Digital Images Part 2: Color

So. Life isn't in black and white, so logically, so should our pictures be? (no offense to B&W photography)

There's so much to say about color as a broad topic and the ways in which we perceive it, but in the interest of the whole "teach you something cool in like... a minute or two," I'm going to simply demonstrate how the RGB (Red, Green, Blue) color-space works. 

So, that word: color-space. That basically refers to the interplay between multiple matrices (or grayscale images) that are "stacked" (not the technical term for it but it illustrates the idea nicely) atop each other to represent various colors. The RGB color-space is the most ubiquitous for digital images, and once the three grayscale images corresponding to the following matrices are stacked atop one another, they are tinted (red, green, and blue) to create many of the wonderful colors we know and love!


Which gives us this:

RGB plate

And violá. COLORS! Red, Green, Blue, Yellow, Magenta, and Cyan (which some of you may recognize from your printer ink cartridges, with K being black). Learn about CMYK here. Notice that when the values corresponding to a pixel in all three color channels are the same, we get our familiar black, white, and gray!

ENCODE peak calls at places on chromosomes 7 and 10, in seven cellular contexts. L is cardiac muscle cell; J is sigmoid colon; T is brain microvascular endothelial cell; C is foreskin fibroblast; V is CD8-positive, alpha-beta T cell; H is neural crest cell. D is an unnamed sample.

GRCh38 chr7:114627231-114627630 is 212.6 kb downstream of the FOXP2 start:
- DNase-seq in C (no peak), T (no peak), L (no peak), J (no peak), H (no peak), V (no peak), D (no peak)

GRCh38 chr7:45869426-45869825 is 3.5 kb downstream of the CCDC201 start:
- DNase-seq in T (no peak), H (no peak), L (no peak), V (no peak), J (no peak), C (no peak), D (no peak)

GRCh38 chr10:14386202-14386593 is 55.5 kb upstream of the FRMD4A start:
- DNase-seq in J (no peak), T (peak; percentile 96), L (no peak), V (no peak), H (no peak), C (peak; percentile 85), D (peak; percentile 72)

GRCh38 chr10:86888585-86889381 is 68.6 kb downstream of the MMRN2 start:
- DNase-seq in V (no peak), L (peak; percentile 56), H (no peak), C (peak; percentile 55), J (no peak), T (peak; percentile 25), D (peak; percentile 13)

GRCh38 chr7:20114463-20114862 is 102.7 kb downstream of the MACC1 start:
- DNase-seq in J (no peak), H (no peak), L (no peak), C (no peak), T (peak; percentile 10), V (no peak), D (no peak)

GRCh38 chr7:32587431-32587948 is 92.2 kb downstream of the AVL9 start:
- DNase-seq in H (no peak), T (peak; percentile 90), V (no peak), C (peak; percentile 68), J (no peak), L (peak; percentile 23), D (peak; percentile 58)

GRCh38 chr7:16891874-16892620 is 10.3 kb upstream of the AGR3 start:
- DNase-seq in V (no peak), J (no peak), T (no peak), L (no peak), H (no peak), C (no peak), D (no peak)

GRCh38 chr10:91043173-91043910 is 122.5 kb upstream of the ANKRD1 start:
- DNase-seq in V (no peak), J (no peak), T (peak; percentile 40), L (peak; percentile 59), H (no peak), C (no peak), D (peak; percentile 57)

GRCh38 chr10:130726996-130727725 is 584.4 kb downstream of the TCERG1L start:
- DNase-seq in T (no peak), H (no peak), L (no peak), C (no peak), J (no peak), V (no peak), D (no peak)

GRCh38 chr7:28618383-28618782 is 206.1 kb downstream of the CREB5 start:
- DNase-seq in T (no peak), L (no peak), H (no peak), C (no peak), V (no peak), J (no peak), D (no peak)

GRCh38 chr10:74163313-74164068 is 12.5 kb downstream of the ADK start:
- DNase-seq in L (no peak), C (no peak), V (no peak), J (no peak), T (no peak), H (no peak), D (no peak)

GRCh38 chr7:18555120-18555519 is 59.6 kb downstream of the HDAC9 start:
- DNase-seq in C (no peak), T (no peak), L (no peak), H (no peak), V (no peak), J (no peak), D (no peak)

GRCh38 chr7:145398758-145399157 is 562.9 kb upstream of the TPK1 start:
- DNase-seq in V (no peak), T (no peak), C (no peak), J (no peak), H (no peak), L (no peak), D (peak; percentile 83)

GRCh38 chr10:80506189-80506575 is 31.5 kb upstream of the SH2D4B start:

Since I the matrices I introduced last time have 256 possible values for each entry (0 to 255), we have millions (16,777,216) of possible colors! Less possible values for each pixel means less information for a computer to store and consequently less colors (more on this here), which explains why your old video games all kind of look unrealistic (less memory). If you're interested, here's more on the RGB color-space.

I hope you've enjoyed this post. Next time: another color-space. The one your old TVs used to use!